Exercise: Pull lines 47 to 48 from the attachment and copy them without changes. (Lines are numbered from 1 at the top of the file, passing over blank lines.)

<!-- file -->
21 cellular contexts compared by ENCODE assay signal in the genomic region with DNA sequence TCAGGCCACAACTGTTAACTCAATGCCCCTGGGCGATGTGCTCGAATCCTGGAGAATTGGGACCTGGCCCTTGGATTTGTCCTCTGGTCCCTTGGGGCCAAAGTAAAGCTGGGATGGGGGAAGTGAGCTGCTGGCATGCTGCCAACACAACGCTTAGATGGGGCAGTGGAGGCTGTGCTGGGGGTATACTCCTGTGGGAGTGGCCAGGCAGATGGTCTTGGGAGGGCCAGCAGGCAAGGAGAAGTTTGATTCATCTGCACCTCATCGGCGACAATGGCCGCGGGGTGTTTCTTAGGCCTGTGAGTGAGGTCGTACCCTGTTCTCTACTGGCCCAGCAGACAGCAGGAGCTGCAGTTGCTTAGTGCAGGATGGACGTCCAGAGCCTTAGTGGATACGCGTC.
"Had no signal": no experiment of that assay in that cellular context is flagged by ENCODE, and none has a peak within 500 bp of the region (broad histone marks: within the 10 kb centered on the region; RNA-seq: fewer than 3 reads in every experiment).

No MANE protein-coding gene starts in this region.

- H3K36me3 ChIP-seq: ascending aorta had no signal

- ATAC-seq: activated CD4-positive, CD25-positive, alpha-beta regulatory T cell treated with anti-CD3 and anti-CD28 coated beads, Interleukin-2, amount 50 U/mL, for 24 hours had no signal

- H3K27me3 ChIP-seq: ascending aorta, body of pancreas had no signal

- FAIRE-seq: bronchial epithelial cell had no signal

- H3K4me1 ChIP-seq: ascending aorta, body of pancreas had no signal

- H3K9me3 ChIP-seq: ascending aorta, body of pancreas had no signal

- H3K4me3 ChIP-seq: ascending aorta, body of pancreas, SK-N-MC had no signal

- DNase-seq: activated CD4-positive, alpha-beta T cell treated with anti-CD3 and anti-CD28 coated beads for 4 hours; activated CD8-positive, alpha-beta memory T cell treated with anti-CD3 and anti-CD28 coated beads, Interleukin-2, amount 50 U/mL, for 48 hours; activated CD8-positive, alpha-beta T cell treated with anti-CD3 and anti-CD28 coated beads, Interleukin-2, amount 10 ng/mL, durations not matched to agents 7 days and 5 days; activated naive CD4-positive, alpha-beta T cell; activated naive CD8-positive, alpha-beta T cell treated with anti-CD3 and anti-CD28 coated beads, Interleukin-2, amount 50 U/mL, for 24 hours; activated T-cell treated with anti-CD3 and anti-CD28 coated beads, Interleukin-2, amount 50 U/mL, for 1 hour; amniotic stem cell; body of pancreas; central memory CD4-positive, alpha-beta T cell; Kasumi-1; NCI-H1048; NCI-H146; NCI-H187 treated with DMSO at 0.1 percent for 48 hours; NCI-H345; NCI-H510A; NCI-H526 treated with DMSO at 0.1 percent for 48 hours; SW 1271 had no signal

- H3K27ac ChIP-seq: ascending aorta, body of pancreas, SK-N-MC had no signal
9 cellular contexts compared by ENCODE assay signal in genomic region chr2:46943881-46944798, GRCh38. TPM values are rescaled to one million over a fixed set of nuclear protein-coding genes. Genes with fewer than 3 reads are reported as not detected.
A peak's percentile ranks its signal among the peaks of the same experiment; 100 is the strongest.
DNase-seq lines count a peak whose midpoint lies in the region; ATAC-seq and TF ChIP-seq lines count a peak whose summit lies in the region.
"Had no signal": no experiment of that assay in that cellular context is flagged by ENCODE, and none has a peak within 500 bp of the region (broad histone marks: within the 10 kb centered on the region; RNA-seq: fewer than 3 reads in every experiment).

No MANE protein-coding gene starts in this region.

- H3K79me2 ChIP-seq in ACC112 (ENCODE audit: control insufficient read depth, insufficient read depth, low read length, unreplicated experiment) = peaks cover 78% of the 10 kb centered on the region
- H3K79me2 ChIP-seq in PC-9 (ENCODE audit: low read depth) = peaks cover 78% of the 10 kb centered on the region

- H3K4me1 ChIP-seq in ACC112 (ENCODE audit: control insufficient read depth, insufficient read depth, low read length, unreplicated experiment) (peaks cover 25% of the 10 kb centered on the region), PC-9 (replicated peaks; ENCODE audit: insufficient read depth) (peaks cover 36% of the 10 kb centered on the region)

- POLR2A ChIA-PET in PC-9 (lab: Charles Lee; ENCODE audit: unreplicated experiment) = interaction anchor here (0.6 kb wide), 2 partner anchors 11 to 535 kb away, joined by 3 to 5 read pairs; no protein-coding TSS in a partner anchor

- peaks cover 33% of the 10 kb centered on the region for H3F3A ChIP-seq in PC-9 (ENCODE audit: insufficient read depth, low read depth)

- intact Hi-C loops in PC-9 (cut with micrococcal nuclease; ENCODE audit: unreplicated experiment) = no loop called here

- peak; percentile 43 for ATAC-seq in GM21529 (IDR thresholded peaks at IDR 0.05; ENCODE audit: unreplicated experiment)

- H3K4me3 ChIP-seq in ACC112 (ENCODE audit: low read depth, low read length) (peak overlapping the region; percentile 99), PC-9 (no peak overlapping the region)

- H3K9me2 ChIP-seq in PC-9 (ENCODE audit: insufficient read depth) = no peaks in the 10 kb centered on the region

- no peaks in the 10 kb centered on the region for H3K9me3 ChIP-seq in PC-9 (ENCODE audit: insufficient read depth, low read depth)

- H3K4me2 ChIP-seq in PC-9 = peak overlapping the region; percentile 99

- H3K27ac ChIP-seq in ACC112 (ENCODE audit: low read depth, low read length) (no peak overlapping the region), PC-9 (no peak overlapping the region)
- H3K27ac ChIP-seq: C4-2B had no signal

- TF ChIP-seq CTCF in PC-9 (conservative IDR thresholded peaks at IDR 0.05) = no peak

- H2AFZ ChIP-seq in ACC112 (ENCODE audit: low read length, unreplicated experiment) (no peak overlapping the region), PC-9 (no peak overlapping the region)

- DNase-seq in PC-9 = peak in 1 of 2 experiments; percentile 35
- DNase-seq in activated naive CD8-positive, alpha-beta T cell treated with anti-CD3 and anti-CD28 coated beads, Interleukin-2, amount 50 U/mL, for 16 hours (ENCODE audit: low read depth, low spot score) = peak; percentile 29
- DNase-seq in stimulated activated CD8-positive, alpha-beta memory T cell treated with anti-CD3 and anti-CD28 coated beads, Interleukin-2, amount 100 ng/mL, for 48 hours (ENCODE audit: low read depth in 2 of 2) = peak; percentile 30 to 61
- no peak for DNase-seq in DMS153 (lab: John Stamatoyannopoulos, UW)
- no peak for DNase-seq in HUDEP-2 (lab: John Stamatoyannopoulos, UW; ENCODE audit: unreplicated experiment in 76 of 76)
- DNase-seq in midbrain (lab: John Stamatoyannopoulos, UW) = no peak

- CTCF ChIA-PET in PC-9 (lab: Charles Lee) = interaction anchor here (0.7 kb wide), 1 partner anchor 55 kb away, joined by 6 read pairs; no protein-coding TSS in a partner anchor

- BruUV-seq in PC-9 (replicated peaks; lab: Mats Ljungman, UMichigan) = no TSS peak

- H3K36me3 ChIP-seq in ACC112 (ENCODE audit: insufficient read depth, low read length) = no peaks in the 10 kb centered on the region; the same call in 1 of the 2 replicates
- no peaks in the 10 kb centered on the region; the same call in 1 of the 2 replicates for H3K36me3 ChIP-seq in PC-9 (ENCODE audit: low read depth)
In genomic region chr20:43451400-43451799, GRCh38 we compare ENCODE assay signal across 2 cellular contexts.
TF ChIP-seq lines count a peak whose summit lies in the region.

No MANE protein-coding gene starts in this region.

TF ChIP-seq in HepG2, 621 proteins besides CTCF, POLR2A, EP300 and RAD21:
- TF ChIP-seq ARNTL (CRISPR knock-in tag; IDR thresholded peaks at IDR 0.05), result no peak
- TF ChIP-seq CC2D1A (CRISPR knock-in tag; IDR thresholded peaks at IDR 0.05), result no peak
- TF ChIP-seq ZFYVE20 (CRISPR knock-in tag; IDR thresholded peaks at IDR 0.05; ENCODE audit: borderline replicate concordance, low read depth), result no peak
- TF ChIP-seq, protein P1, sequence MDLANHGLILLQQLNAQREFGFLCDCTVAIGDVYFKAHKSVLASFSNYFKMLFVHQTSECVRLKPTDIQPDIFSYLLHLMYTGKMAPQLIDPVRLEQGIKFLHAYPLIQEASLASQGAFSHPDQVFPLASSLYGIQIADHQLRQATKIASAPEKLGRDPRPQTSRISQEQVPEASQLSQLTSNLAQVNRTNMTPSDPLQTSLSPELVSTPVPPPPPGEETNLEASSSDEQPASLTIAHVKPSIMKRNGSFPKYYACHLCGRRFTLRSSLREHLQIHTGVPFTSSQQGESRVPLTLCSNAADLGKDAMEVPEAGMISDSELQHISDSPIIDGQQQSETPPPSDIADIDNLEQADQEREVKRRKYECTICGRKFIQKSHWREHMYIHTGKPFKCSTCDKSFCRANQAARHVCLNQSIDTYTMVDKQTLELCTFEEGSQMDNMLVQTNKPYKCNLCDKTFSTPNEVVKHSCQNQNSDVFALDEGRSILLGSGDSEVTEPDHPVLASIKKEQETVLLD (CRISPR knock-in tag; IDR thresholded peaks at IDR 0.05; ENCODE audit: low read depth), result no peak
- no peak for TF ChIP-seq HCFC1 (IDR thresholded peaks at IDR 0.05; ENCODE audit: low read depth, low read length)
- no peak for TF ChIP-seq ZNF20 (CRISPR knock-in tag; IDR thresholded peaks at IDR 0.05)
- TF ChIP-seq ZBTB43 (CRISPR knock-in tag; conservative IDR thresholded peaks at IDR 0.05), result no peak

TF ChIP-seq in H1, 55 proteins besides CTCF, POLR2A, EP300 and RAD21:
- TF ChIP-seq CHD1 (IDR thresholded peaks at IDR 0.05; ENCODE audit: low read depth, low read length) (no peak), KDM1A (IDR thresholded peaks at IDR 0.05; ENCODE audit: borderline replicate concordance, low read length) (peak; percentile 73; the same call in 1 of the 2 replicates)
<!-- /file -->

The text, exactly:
- TF ChIP-seq ARNTL (CRISPR knock-in tag; IDR thresholded peaks at IDR 0.05), result no peak
- TF ChIP-seq CC2D1A (CRISPR knock-in tag; IDR thresholded peaks at IDR 0.05), result no peak